The Impact of Microorganisms on Consumption of Atmospheric Trace Gases
J. Colin Murrell
Marcus A. Horn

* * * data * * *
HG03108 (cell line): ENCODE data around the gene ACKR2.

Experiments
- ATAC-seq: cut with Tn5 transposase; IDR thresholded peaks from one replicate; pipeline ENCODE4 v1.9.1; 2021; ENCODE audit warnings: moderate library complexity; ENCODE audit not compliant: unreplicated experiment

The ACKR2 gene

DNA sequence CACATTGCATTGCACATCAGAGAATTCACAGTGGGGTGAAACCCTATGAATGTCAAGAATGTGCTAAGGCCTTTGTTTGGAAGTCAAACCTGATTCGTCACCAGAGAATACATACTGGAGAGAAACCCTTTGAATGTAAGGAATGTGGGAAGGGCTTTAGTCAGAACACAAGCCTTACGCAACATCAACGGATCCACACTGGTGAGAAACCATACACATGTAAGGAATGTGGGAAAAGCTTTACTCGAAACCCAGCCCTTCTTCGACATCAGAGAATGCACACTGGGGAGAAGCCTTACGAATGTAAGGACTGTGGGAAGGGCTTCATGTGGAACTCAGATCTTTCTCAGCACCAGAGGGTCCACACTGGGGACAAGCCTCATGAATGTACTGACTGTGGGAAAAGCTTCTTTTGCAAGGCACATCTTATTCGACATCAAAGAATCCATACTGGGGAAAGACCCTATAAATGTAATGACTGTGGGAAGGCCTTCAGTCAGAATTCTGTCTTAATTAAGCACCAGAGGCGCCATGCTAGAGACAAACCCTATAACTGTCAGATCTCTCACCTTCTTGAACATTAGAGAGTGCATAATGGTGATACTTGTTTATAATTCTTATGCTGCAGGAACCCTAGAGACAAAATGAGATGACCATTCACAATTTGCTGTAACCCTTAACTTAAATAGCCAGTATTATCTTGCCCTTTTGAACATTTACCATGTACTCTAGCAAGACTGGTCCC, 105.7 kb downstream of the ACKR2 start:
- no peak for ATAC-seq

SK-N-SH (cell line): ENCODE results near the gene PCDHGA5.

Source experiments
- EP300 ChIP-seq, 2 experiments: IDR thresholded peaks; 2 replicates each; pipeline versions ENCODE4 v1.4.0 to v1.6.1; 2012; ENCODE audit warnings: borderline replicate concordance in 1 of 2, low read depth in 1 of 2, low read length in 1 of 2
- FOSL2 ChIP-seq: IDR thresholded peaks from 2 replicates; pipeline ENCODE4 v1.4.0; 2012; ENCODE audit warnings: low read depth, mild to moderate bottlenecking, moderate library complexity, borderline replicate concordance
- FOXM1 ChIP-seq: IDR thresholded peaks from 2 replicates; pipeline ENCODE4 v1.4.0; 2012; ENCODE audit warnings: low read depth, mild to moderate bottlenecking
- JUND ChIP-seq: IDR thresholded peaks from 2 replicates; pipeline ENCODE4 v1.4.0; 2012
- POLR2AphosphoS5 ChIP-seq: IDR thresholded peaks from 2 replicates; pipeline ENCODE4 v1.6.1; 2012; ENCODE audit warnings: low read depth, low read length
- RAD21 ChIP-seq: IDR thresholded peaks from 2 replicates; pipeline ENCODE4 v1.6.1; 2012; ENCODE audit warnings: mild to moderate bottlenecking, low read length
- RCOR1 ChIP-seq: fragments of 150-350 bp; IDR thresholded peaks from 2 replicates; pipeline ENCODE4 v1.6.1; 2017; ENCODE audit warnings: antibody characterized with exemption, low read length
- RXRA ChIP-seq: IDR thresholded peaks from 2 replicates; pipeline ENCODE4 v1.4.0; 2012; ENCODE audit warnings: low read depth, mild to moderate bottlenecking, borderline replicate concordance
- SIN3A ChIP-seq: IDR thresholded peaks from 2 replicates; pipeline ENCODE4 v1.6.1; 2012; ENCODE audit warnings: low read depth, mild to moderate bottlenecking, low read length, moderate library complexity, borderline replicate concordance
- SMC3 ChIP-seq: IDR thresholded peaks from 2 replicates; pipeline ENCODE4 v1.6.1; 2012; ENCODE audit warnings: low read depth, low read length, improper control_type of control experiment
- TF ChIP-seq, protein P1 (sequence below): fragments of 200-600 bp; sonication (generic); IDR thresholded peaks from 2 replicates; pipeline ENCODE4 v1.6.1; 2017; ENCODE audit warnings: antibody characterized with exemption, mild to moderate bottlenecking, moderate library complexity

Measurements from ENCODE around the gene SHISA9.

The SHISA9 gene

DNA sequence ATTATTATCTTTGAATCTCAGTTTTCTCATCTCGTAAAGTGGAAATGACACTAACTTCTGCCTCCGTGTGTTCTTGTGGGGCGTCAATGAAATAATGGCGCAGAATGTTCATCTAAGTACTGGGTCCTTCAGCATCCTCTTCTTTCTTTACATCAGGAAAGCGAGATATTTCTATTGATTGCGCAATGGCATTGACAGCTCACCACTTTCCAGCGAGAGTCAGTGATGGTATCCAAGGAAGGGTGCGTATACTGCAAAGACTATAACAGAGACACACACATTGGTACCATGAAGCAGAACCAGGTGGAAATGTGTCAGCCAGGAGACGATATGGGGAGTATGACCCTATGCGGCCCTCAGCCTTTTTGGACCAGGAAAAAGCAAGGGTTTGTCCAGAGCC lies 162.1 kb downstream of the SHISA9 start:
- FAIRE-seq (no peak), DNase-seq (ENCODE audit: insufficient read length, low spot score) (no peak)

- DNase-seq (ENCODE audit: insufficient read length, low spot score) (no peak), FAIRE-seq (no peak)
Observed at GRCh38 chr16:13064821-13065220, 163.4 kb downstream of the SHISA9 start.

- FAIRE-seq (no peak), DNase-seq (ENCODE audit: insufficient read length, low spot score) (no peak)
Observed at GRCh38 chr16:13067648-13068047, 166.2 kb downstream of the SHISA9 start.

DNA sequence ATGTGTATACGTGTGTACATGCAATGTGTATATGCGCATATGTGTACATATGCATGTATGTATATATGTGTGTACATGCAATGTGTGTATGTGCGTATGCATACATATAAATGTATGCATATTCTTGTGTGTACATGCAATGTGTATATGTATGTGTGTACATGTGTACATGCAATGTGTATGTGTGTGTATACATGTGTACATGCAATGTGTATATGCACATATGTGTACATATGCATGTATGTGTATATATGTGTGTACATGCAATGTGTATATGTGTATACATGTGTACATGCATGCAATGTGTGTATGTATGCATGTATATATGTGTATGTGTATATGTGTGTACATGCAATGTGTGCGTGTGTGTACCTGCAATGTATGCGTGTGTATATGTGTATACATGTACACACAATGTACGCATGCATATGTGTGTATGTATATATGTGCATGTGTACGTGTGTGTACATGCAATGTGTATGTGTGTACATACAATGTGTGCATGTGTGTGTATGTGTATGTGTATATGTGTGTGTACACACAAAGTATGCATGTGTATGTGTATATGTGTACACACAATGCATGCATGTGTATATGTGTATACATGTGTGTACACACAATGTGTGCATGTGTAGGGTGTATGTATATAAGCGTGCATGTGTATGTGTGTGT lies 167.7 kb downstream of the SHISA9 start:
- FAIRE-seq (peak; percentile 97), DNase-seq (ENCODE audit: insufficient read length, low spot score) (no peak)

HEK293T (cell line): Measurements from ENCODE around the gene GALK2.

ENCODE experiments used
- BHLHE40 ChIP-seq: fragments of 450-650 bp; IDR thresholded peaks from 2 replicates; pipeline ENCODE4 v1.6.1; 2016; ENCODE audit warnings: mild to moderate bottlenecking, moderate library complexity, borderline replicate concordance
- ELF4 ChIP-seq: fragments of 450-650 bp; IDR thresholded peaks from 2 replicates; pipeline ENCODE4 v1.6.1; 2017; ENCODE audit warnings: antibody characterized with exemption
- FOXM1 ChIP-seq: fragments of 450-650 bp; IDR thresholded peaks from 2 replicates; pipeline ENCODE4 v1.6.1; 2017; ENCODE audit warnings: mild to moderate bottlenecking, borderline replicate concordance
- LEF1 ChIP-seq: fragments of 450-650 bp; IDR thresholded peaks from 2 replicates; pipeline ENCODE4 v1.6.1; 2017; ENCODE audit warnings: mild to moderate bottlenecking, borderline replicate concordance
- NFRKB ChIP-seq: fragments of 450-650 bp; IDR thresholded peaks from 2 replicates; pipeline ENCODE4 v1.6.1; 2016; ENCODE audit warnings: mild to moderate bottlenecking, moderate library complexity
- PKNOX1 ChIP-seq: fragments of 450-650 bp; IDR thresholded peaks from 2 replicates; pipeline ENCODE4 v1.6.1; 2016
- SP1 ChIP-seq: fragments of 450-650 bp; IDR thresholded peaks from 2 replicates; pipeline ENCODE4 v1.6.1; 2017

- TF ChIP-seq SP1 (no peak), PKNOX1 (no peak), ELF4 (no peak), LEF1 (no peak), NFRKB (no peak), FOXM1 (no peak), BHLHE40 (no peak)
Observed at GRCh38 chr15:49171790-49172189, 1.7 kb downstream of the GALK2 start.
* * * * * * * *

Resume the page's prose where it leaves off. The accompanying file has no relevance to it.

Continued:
Gases with a mixing ratio of less than one percent in the lower atmosphere (i.e. the troposphere) are considered as trace gases. Numerous of these trace gases originate from biological processes in marine and terrestrial ecosystems. These gases are of relevance for the climate as they contribute to global warming or to the troposphere’s chemical reactive system that builds the ozone layer or they impact on the stability of aerosols, greenhouse, and pollutant gases. These reactive trace gases include methane, a multitude of volatile organic compounds of biogenic origin (bVOCs) and inorganic gases such as nitrogen oxides or ozone. The regulatory function of microorganisms for trace gas cycling has been intensively studied for the greenhouse gases nitrous oxide and methane, but is less well understood for microorganisms that metabolize molecular hydrogen, carbon monoxide, or bVOCs. The studies compiled in this Research Topic reflect this very well. While a number of articles focus on nitrous oxide and methane or carbon monoxide oxidation, only a few articles address conversion processes of further bVOCs. The Research Topic is complemented by three review articles about the consumption of methane and monoterpenes, as well as the role of the phyllosphere as a particular habitat for trace gas-consuming microorganisms, and point out future research directions in the field. The presented scientific work illustrates that the field of microbial regulation of trace glas fluxes is still in its infancy when one broadens the view on gases beyond methane and nitrous oxide. However, there is a societal need to better predict global dynamics of trace gases that impact on the functionality and warming of the troposphere. Upcoming modelling approaches will need further information on process rates, features and distribution of the driving microorganisms to fulfill this demanding task.